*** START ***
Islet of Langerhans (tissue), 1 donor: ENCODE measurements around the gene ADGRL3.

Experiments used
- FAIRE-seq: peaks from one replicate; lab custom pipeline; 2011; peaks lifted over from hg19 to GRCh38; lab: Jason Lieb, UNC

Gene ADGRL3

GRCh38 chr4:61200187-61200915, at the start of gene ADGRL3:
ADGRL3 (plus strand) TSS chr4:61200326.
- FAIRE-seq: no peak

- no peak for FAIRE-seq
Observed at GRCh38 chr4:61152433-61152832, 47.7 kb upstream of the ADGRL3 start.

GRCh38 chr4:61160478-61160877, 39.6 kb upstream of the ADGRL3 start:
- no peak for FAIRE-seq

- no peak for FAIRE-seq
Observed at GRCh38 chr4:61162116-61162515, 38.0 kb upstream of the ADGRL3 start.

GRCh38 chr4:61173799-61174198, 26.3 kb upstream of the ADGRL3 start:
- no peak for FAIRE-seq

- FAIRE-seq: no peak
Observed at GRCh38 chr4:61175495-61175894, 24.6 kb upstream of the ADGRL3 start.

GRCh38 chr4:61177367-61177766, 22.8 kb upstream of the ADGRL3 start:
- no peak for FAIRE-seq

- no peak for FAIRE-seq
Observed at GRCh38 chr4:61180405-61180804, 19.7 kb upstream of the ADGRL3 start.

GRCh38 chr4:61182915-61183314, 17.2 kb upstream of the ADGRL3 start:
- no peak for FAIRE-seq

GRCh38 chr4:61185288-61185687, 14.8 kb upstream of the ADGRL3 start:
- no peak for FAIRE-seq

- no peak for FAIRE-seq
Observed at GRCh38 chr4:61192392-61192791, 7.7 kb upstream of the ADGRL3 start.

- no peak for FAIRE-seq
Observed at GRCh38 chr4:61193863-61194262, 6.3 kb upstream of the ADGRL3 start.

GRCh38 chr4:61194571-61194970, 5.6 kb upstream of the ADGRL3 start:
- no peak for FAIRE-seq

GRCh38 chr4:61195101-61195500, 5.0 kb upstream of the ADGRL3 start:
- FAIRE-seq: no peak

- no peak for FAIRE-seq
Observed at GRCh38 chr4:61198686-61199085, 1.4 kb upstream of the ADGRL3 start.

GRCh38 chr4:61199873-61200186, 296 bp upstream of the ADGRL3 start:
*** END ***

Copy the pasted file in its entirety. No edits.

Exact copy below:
Islet of Langerhans (tissue), 1 donor: ENCODE measurements around the gene ADGRL3.

Experiments used
- FAIRE-seq: peaks from one replicate; lab custom pipeline; 2011; peaks lifted over from hg19 to GRCh38; lab: Jason Lieb, UNC

Gene ADGRL3

GRCh38 chr4:61200187-61200915, at the start of gene ADGRL3:
ADGRL3 (plus strand) TSS chr4:61200326.
- FAIRE-seq: no peak

- no peak for FAIRE-seq
Observed at GRCh38 chr4:61152433-61152832, 47.7 kb upstream of the ADGRL3 start.

GRCh38 chr4:61160478-61160877, 39.6 kb upstream of the ADGRL3 start:
- no peak for FAIRE-seq

- no peak for FAIRE-seq
Observed at GRCh38 chr4:61162116-61162515, 38.0 kb upstream of the ADGRL3 start.

GRCh38 chr4:61173799-61174198, 26.3 kb upstream of the ADGRL3 start:
- no peak for FAIRE-seq

- FAIRE-seq: no peak
Observed at GRCh38 chr4:61175495-61175894, 24.6 kb upstream of the ADGRL3 start.

GRCh38 chr4:61177367-61177766, 22.8 kb upstream of the ADGRL3 start:
- no peak for FAIRE-seq

- no peak for FAIRE-seq
Observed at GRCh38 chr4:61180405-61180804, 19.7 kb upstream of the ADGRL3 start.

GRCh38 chr4:61182915-61183314, 17.2 kb upstream of the ADGRL3 start:
- no peak for FAIRE-seq

GRCh38 chr4:61185288-61185687, 14.8 kb upstream of the ADGRL3 start:
- no peak for FAIRE-seq

- no peak for FAIRE-seq
Observed at GRCh38 chr4:61192392-61192791, 7.7 kb upstream of the ADGRL3 start.

- no peak for FAIRE-seq
Observed at GRCh38 chr4:61193863-61194262, 6.3 kb upstream of the ADGRL3 start.

GRCh38 chr4:61194571-61194970, 5.6 kb upstream of the ADGRL3 start:
- no peak for FAIRE-seq

GRCh38 chr4:61195101-61195500, 5.0 kb upstream of the ADGRL3 start:
- FAIRE-seq: no peak

- no peak for FAIRE-seq
Observed at GRCh38 chr4:61198686-61199085, 1.4 kb upstream of the ADGRL3 start.

GRCh38 chr4:61199873-61200186, 296 bp upstream of the ADGRL3 start: